CRESTVIEW — A new security device at the Okaloosa County Jail has drastically reduced the amount of illicit drugs that are smuggled by mail to inmates in the facility.
Jail officials recently began utilizing a “VeroVision Mail Scanner” that scrutinizes each of the roughly 150-200 pieces of mail that arrive at the facility each mail-delivery day for the inmates. As of Wednesday, the jail population totaled 743 inmates.
The scanner, which is set up in a partially-enclosed room in the jail’s visitation area, has detected illegal drugs in more than 40 pieces of mail since the device began being used several weeks ago, said Stefan Vaughn, director of the county Department of Corrections.
Vaughn said the illegal substances that the scanner captures and shows on a computer screen by way of a red dot include cocaine, heroin, amphetamines and Suboxone. The latter substance is meant to treat pain and addiction to narcotics.
Before the scanner was purchased, jail staff would have to hold pieces of mail up to a light, remove stickers and look through the mail, “everything shy of licking and tasting (an illegal drug) to try to prevent it from coming in,” Vaughn said.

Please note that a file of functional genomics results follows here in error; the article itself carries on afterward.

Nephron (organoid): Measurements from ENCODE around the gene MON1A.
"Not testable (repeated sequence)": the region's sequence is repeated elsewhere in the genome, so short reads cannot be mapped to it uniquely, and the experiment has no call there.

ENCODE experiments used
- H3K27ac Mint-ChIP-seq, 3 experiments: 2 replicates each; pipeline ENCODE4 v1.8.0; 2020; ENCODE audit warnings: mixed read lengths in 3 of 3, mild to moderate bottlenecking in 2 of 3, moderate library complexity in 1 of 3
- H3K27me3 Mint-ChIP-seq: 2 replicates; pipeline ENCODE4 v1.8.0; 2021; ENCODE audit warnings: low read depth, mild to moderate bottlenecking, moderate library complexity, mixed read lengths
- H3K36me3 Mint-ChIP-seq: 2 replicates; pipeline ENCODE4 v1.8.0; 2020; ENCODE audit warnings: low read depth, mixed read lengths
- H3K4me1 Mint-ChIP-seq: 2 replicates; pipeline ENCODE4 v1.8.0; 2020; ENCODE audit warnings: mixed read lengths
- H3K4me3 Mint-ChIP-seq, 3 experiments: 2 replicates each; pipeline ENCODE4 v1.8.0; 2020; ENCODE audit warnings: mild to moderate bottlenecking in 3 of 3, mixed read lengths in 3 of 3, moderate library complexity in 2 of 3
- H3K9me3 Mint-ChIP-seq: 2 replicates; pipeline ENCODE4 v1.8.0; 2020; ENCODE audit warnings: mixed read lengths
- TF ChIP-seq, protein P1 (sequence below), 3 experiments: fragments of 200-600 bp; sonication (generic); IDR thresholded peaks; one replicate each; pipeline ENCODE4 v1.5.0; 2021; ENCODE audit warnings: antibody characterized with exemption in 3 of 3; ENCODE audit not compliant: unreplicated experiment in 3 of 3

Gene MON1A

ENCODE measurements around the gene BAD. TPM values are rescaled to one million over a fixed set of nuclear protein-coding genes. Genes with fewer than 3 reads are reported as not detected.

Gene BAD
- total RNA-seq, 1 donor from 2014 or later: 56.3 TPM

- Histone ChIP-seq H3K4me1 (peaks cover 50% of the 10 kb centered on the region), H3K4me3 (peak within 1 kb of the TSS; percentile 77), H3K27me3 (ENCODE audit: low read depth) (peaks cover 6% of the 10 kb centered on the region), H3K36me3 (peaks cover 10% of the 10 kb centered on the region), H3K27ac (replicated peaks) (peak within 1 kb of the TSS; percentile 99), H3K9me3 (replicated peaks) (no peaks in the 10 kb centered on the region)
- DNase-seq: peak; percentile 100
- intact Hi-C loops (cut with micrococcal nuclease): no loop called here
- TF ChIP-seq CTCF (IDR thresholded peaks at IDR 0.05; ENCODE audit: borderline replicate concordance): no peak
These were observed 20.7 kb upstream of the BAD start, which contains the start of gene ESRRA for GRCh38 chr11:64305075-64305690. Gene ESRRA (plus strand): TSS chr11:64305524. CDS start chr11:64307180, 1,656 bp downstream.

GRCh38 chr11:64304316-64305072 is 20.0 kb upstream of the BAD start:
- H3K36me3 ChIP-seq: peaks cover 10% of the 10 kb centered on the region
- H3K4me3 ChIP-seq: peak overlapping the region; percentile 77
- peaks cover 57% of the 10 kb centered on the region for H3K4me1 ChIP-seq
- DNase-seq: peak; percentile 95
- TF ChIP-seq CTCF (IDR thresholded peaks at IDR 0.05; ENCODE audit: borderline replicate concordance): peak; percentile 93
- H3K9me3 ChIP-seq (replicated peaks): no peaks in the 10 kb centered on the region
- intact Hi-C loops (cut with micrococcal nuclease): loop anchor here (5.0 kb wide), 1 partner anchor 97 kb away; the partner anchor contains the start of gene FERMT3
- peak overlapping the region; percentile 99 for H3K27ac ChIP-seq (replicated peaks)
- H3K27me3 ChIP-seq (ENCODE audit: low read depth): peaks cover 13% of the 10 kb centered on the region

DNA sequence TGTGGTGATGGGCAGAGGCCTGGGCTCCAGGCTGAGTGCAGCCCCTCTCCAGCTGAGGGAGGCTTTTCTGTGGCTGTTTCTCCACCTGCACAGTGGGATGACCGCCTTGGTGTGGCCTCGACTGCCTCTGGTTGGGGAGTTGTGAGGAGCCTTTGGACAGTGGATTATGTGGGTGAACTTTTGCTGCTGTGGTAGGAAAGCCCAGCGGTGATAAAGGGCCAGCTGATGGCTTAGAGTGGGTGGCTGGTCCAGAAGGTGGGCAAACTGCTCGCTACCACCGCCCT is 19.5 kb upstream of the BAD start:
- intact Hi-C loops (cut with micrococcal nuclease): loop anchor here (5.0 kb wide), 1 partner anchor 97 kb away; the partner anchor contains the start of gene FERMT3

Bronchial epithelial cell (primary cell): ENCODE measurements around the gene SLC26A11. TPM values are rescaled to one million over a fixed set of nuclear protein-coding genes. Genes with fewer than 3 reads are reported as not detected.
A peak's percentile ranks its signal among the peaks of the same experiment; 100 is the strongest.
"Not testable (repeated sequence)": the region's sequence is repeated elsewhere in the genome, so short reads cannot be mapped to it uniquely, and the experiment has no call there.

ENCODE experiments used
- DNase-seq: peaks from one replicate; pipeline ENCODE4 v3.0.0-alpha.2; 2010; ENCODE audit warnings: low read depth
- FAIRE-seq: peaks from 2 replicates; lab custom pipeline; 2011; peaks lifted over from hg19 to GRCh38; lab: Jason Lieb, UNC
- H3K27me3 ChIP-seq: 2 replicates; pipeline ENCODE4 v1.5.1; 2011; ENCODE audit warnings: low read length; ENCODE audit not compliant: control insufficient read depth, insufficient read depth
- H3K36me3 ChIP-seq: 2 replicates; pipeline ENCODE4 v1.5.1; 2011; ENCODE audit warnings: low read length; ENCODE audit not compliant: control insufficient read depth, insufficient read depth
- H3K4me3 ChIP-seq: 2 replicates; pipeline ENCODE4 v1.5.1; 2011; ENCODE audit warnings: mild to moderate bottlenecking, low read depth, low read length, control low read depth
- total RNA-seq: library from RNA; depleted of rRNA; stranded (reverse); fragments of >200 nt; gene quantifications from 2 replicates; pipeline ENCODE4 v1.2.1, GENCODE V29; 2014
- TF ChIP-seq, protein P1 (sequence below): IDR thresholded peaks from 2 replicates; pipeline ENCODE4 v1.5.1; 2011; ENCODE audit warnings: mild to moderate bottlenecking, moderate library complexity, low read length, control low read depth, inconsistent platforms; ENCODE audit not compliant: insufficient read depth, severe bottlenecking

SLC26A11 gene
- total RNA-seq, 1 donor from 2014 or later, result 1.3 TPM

The new system “is safer for staff and it’s safer for the individuals we currently have incarcerated in our facility, because it’s less hands-on,” he said.
It’s also much more efficient.
Each scan of mail with the device lasts eight seconds, said Department of Corrections Lt. April McQueen, who herself had discovered illegal drugs in inmates’ mail about two or three times a month with the former manual detection methods.
Some of the illegal drugs that people try to smuggle in are liquefied, she said.
“The scanner identifies things we couldn’t obviously identify,” McQueen said. “The attempted introduction of contraband into the jail has always been a concern for us. It’s a pervasive issue throughout the correctional system.”
The scanner will help quantify the amount of illegal drugs that people try to bring into the jail, and information on those senders will be provided to law-enforcement authorities for criminal prosecution, Vaughn said.
He said the scanner cost about $115,000, but no taxpayer money was used to purchase it. It was paid for with money from inmate benefit funds, which are generated by inmate spending on commissary items such as snacks and hygiene items.
According to Department of Corrections’ information, the only items that may be sent to an inmate in the mail include approved legal material, letters, up to 20 photos (no larger than 4-by-6 inches, and no Polaroids), standard-size cards, money orders and postage stamps.
Mail that is mailed in large envelopes and bubble or padded envelopes will be rejected and returned to the sender unopened, and any item larger than 12-by-15 inches and a quarter-inch thick will be returned.